02 Oct 2023

Opinion Article: Samantha McCulloch writes in The Australian about reform to offshore environmental regulation

Some of Australia’s biggest nation-building projects are entangled in a broken offshore environmental regulation system that is threatening the nation’s economy and climate change targets.

Vital energy supply needed to underpin domestic energy security and affordable energy prices for Australian homes and businesses is at risk.

Potential emissions reductions on the path to net zero are under threat.

And the many thousands of jobs, tens of billions of dollars of investment and substantial taxation revenues delivered to government budgets from major projects are on the line.

Indeed, the impact of Australia’s problems surrounding the regulatory approvals process for offshore project environmental plans is far wider than is appreciated.

The Federal Court’s finding last week that the national regulator did not have the power to approve part of Woodside’s $16.5 billion Scarborough gas project off Western Australia is bewildering, yet not an isolated incident.

Last year, Santos experienced a similar situation when the regulator’s approval for its $5.8 billion Barossa Project off the Northern Territory was set aside by the same court.

Both of these projects alone total over $20 billion of investment, support thousands of new jobs, deliver critical stimulus into regional communities as well as producing much-needed new gas supply to underpin energy security in Australia and our region.

More than 40 environmental plans linked to gas projects worth tens of billions of dollars are currently before the national regulator, queued up in its approvals process – many since 2022.

Renewable energy developments such as offshore wind projects are also overseen by the National Offshore Petroleum Safety and Environmental Management Authority (NOPSEMA).

The deployment of emissions reduction technologies is also at risk given offshore carbon capture utilisation and storage (CCUS) projects must also receive these same approvals.

And then there’s the pipeline of oil and gas decommissioning projects that will also require approvals.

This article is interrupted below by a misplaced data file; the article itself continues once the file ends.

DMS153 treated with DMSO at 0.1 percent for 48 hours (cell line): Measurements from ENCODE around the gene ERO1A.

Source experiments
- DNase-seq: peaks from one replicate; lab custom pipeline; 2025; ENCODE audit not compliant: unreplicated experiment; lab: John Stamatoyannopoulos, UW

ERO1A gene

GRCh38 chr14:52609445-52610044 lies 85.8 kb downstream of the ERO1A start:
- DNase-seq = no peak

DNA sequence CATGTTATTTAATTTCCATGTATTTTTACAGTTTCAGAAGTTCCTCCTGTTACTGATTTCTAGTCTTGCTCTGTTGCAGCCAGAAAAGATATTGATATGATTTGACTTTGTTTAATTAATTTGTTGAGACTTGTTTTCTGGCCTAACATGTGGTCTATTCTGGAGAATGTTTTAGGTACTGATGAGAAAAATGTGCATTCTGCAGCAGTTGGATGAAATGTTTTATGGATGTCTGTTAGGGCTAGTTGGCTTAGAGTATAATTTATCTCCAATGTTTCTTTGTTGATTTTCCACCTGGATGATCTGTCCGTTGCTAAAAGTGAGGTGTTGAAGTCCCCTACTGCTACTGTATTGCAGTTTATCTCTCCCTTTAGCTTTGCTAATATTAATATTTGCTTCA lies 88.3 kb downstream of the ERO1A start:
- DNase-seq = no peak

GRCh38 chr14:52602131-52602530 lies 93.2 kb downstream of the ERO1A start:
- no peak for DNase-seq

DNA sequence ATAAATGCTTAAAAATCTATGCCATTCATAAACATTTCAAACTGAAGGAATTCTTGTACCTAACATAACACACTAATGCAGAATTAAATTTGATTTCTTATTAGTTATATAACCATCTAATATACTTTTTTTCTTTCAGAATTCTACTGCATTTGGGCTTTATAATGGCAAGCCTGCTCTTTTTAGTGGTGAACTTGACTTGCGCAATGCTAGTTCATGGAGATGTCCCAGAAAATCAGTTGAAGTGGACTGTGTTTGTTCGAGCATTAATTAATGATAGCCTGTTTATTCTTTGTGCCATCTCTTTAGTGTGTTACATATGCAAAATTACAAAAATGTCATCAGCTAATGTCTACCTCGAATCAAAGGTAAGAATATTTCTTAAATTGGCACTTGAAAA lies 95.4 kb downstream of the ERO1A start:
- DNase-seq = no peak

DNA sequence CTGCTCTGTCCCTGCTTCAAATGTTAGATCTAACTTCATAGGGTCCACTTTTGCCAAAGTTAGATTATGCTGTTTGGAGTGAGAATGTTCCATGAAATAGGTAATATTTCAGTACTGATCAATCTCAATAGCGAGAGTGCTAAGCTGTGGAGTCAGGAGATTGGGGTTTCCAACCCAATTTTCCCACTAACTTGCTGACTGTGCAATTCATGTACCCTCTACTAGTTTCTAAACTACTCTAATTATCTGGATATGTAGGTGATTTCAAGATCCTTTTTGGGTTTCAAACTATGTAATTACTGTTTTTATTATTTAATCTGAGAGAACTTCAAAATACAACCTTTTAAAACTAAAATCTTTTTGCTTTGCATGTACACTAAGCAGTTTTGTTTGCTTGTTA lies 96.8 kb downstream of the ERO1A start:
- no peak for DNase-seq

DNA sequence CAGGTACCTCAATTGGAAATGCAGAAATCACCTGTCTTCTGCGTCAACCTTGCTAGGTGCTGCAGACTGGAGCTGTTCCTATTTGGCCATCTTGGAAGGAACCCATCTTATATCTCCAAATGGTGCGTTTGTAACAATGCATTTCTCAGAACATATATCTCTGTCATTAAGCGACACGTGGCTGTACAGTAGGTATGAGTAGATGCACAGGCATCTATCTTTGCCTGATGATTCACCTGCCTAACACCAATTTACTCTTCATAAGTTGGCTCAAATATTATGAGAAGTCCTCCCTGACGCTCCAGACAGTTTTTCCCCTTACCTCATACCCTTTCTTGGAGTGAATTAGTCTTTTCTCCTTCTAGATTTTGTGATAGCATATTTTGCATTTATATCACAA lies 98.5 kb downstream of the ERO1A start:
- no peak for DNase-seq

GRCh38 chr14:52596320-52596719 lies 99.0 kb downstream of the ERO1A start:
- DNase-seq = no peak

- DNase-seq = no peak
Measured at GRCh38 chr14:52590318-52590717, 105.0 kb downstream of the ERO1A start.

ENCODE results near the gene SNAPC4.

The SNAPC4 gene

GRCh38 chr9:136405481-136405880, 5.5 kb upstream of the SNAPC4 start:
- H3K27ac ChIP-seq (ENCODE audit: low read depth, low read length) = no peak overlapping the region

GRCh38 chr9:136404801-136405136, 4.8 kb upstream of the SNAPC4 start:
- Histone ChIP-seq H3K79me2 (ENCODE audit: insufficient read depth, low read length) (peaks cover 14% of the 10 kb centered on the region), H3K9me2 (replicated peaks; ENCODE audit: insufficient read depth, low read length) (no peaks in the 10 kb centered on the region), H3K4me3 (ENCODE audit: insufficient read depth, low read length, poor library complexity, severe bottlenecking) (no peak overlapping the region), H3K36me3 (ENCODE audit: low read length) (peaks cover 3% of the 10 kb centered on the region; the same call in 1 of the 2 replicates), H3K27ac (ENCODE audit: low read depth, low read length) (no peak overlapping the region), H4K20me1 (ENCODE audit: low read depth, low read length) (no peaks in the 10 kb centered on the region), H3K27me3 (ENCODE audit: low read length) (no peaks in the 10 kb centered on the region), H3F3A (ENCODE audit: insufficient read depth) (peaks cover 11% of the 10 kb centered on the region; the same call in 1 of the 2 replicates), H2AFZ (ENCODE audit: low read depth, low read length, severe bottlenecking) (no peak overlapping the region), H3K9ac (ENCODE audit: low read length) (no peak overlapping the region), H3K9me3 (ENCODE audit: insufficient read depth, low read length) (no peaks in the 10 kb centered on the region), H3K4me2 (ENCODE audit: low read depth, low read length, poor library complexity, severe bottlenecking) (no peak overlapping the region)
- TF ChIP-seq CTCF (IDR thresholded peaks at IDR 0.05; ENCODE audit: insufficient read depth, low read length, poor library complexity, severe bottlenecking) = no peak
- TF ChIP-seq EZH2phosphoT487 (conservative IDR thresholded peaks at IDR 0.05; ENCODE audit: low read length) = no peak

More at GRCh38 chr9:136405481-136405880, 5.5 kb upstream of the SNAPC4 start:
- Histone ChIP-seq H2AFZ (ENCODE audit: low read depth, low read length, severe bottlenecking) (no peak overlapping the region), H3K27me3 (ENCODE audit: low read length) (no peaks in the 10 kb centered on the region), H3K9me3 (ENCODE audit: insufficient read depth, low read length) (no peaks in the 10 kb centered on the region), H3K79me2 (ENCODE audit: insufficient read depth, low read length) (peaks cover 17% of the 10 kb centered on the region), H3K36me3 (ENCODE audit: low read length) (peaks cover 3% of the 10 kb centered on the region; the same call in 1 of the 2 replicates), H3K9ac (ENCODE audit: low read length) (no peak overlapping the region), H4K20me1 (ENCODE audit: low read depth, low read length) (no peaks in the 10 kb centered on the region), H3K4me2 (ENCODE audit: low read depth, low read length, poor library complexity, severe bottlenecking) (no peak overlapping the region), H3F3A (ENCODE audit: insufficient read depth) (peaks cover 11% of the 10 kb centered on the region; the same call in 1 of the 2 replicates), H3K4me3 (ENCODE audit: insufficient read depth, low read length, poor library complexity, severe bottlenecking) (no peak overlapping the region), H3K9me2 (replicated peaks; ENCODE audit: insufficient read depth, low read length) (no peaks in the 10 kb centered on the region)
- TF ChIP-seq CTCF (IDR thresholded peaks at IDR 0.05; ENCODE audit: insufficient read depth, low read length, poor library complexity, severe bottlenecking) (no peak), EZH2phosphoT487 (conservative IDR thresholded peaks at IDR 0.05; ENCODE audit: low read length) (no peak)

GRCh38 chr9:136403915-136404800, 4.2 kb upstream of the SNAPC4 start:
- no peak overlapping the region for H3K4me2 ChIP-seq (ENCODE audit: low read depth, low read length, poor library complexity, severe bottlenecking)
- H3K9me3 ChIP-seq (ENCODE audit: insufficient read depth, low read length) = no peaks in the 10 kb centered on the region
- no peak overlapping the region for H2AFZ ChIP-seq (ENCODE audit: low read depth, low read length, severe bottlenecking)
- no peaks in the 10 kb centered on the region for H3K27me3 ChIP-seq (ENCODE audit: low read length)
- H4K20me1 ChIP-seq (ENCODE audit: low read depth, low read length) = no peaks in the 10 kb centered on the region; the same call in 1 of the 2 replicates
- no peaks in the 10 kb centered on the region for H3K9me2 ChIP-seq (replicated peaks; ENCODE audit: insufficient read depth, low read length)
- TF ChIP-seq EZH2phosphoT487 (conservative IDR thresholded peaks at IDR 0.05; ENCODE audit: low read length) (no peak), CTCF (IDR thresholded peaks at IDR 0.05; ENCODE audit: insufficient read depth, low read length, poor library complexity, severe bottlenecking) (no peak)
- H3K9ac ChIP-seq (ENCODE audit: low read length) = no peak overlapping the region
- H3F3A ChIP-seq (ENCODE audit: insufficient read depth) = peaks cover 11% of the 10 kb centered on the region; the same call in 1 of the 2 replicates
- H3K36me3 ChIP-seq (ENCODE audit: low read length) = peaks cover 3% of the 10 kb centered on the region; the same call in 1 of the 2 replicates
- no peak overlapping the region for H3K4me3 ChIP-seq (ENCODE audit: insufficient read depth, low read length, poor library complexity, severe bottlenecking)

Yet there’s a logjam in the approval process: Only four environmental plans have been approved since the first Barossa decision and remain so. The fifth was the overturned Scarborough approval.

Whether or not the official approvals these critical energy and decarbonisation projects receive is worth anything is in serious doubt.

To be clear, Australia’s oil and gas industry seeks better regulation, not less regulation.

Comprehensive and effective consultation with Traditional Owners has been an important part of the work of our sector for decades and we are committed to it.

But procedural fairness to operate is expected, whether it’s big business, small enterprise or personal investment.

Australians would not tolerate a situation where an aspiring homeowner was granted building approvals after much effort and cost only to see their approval disappear before their eyes when work had already begun.

Similarly, it is difficult to understand how a business that plays by the rules, consults with stakeholders in good faith and is granted an approval by the national regulator should then see that approval overturned.

The time delays and costs incurred by this mess are substantial.

The collective cost of having vessels and equipment on standby is now running into several hundreds of millions of dollars. The standby fees for a rig can be as much as $500,000 a day.

And consider the importance of these projects to their local regions, delivering domestic gas supply at a time of growing demand in the face of potential shortfalls, and substantial economic benefits in jobs, taxation and regional investment.

In its overall economic outlook, the NT Budget has noted the Territory’s economic fortunes all but hinged on the Santos Barossa Project.

“Economic growth is forecast to average 2.9% over the five years to 2025-‑26, and is expected to be heavily influenced by the Barossa Project,” the NT 2022-23 Budget said.

The regulatory uncertainty also amplifies the issue of sovereign risk.

Australia’s reputation among international investors as a safe and reliable investment destination and energy supplier amid the global race for capital is at risk.

This reputation centres on certainty and stability and is critical for our global competitiveness and valued long-term relationships with trade partners and investors.

It has helped Australia become a global resources powerhouse for commodities such as gas, coal and other minerals and delivered extraordinary economic benefits to Australians.

It is the same reputation the nation’s energy industries are relying on during the net zero transformation, growing export industries for hydrogen and critical minerals.

But what international investor would seriously think Australia is a good place to invest billions of dollars when an approval granted by the national regulator means so little?

Regulations which provide clarity and certainty for industry while maintaining consultation obligations are desperately needed.

The Commonwealth has promised, in its Federal Budget, a review of environmental management regulations for offshore energy to provide clarity.

This review must be fast-tracked by government. Reform is urgently needed.

Governments must make clear regulations that maintain high standards of consultation with stakeholders.

But the rules must also provide regulatory certainty when an approval is granted.

Samantha McCulloch is the Chief Executive of Australian Energy Producers, the peak industry body for the explorers, developers and producers of essential energy – oil, gas and lower emission fuels